What are the two mindsets from Carol Dweck’s popular book Mindset? Is one of the two mindsets better? Which mindset do you have?
The two mindsets of Carol Dweck are the fixed mindset and the growth mindset. You learn one of two mindsets from your parents, teachers, and coaches — that personal qualities such as intelligence and ability are innate and unchangeable (a “fixed” mindset) or that you and others can change and grow (a “growth” mindset). Regardless of which view dominates your thinking, it shapes your personality and helps or hinders you from reaching your potential.
We’ll cover the basics of the two mindsets and explore why having a growth mindset leads to more success in life.
Two Mindsets (Carol Dweck’s Mindset)
Although you may not be conscious of them, you have powerful beliefs that affect what you want and whether you get it. In Mindset, psychologist and researcher Carol S. Dweck argues that one belief in particular can determine the course of much of your life, starting as early as your preschool years.
Understanding how your mindset plays out can change your career, relationships, the way you raise your children, and your overall satisfaction in life.
Two Mindsets: Fixed Versus Growth Mindsets
You typically live by either a fixed mindset or a growth mindset, which shapes how you learn, cope with setbacks, and relate to others. We’ll start with a comparison of the two mindsets. Later examples will flesh out the descriptions and show how the two mindsets work. It’s important to know that even if you have a fixed mindset now, you can learn the growth mindset, which can transform many aspects of your life.
The first of the two mindsets is the fixed mindset. When you have a fixed mindset, you believe your abilities are unchangeable. You were born with certain traits and a certain amount of intelligence and that’s that. Many people are trained in this mindset from an early age — for instance, by a teacher who believed your IQ determines everything: You’re either smart or you’re dumb; you can learn or you can’t.
When you view your abilities as unchangeable, you feel you must constantly prove yourself. If people get only a set amount of intelligence and a certain character, you want to prove you have a lot, although you secretly worry you were shortchanged. You don’t want to look stupid or fail. You feel you’re being judged or rated in every situation and must measure up. Children inculcated with this mindset often fear losing their parents’ or teachers’ approval and love if they fail.
The second of the two mindsets is the growth mindset. When you have a growth mindset, you believe the abilities you’re born with are a starting point you can build on with hard work, persistence, and the right learning strategies. You have a passion for learning, welcome mistakes as opportunities to learn, and seek challenges so you can stretch. You also have a greater ability to survive difficult times.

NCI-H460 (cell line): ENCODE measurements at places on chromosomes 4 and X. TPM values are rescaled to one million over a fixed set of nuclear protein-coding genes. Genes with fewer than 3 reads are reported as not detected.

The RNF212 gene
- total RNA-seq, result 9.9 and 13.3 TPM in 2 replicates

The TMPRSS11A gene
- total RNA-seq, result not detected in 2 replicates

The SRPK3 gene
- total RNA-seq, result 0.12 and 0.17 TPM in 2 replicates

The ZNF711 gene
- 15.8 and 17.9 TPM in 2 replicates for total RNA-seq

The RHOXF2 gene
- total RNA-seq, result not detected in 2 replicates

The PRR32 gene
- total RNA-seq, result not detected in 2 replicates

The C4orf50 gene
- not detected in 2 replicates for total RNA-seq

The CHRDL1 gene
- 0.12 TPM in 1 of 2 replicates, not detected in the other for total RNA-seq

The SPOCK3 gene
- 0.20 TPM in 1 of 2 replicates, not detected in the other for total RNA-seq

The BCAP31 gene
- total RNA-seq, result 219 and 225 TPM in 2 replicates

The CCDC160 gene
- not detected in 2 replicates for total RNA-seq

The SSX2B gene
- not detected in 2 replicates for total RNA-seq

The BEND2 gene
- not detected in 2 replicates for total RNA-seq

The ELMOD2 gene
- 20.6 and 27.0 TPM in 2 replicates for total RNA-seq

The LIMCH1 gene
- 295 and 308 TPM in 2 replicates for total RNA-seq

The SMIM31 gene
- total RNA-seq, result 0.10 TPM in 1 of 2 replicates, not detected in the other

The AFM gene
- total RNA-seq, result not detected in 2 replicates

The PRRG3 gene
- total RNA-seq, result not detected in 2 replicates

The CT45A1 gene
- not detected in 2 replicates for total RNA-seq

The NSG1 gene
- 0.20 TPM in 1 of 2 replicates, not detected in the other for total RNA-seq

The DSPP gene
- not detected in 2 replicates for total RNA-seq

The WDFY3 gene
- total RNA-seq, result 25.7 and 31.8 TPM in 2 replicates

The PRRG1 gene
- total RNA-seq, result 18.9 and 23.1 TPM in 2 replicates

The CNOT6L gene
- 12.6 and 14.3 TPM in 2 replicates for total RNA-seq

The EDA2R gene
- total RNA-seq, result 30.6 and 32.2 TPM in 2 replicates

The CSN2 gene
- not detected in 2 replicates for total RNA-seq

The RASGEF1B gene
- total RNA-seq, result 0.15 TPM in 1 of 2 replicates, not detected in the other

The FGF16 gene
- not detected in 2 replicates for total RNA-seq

The author first encountered the growth mindset as a young researcher while studying how children coped with failure. She gave kids a series of puzzles to solve, progressing from easy to difficult ones. She was surprised to find that some children loved attempting the hard puzzles, relishing the challenge and opportunity to become smarter. Until then, the author had viewed intelligence and problem-solving as fixed abilities, but watching kids learn from failure changed her mind.
Believing in the ability to learn and grow doesn’t mean believing anyone can become an Einstein or believing anyone can do anything they aspire to if they apply enough effort. But the growth mindset recognizes that you can’t predict someone’s potential or how far their passion, work, and learning can take them.
Comparing the Two Mindsets
Simply put, mindsets are beliefs. This book shows how mindsets or beliefs dictate people’s aspirations; how they alter the way people see success, failure, and effort; and what that means in school, sports, work, and relationships. It also shows how mindsets can be changed.
Here’s an example comparing the fixed and growth mindsets. Imagine you’re a young adult who is having a bad day. You receive a C+ on a paper for an important class. When you return to your car at the end of the day, you find a parking ticket. When you call a friend for sympathy, she seems to brush off your tale of woe. The author presented her students with this scenario and asked how they’d react.
Those with a fixed mindset said they’d feel like a failure and would interpret the three events as confirmation that they were worthless, others were out to get them, and no one cared about them. They said they’d react by not putting so much effort into the next class assignment, breaking something to let off steam, or withdrawing and getting drunk. Although the events were hardly earth-shattering, they led to feelings of failure and paralysis in the students with fixed mindsets.
In contrast, the students with growth mindsets shrugged off the setbacks, saying they’d work harder in the class and be more careful about where they parked. Regarding the friend’s rebuff, they suggested the friend could be having a bad day or might be preoccupied with something. The students with growth mindsets didn’t label themselves negatively and withdraw. They chose action — for instance, studying differently, paying the parking ticket, and being more careful.
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Here's what you'll find in our full Mindset summary:
- The difference between a growth and a fixed mindset
- How a fixed mindset keeps you back throughout your life: education, relationships, and career
- The 7 key ways to build a growth mindset for yourself